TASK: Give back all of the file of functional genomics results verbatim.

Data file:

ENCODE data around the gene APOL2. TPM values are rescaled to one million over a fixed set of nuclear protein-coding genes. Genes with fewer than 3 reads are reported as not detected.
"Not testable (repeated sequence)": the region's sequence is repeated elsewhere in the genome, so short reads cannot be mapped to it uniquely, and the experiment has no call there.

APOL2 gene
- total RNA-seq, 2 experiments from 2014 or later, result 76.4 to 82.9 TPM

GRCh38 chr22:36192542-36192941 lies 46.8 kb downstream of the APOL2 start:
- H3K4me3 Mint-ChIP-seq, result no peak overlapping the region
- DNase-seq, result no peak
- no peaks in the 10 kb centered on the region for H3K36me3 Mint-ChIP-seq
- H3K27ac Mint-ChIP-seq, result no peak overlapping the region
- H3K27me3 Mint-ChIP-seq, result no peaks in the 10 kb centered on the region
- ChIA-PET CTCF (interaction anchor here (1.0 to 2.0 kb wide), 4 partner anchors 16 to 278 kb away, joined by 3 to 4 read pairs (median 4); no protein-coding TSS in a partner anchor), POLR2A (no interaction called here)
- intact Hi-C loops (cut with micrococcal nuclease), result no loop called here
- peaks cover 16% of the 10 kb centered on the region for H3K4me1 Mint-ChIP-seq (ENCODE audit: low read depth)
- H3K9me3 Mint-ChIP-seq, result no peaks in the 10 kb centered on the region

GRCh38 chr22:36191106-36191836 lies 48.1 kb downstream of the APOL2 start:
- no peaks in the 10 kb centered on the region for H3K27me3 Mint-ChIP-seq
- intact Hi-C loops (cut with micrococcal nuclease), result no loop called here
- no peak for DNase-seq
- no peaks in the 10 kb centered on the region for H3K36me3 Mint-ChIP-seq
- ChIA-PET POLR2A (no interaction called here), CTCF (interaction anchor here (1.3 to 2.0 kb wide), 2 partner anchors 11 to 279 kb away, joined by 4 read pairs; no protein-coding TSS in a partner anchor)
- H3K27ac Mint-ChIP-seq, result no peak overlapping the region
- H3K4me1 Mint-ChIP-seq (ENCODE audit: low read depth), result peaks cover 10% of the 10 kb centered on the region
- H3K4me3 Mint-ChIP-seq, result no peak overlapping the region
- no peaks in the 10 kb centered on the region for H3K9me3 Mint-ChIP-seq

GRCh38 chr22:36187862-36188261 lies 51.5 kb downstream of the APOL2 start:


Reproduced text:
ENCODE data around the gene APOL2. TPM values are rescaled to one million over a fixed set of nuclear protein-coding genes. Genes with fewer than 3 reads are reported as not detected.
"Not testable (repeated sequence)": the region's sequence is repeated elsewhere in the genome, so short reads cannot be mapped to it uniquely, and the experiment has no call there.

APOL2 gene
- total RNA-seq, 2 experiments from 2014 or later, result 76.4 to 82.9 TPM

GRCh38 chr22:36192542-36192941 lies 46.8 kb downstream of the APOL2 start:
- H3K4me3 Mint-ChIP-seq, result no peak overlapping the region
- DNase-seq, result no peak
- no peaks in the 10 kb centered on the region for H3K36me3 Mint-ChIP-seq
- H3K27ac Mint-ChIP-seq, result no peak overlapping the region
- H3K27me3 Mint-ChIP-seq, result no peaks in the 10 kb centered on the region
- ChIA-PET CTCF (interaction anchor here (1.0 to 2.0 kb wide), 4 partner anchors 16 to 278 kb away, joined by 3 to 4 read pairs (median 4); no protein-coding TSS in a partner anchor), POLR2A (no interaction called here)
- intact Hi-C loops (cut with micrococcal nuclease), result no loop called here
- peaks cover 16% of the 10 kb centered on the region for H3K4me1 Mint-ChIP-seq (ENCODE audit: low read depth)
- H3K9me3 Mint-ChIP-seq, result no peaks in the 10 kb centered on the region

GRCh38 chr22:36191106-36191836 lies 48.1 kb downstream of the APOL2 start:
- no peaks in the 10 kb centered on the region for H3K27me3 Mint-ChIP-seq
- intact Hi-C loops (cut with micrococcal nuclease), result no loop called here
- no peak for DNase-seq
- no peaks in the 10 kb centered on the region for H3K36me3 Mint-ChIP-seq
- ChIA-PET POLR2A (no interaction called here), CTCF (interaction anchor here (1.3 to 2.0 kb wide), 2 partner anchors 11 to 279 kb away, joined by 4 read pairs; no protein-coding TSS in a partner anchor)
- H3K27ac Mint-ChIP-seq, result no peak overlapping the region
- H3K4me1 Mint-ChIP-seq (ENCODE audit: low read depth), result peaks cover 10% of the 10 kb centered on the region
- H3K4me3 Mint-ChIP-seq, result no peak overlapping the region
- no peaks in the 10 kb centered on the region for H3K9me3 Mint-ChIP-seq

GRCh38 chr22:36187862-36188261 lies 51.5 kb downstream of the APOL2 start: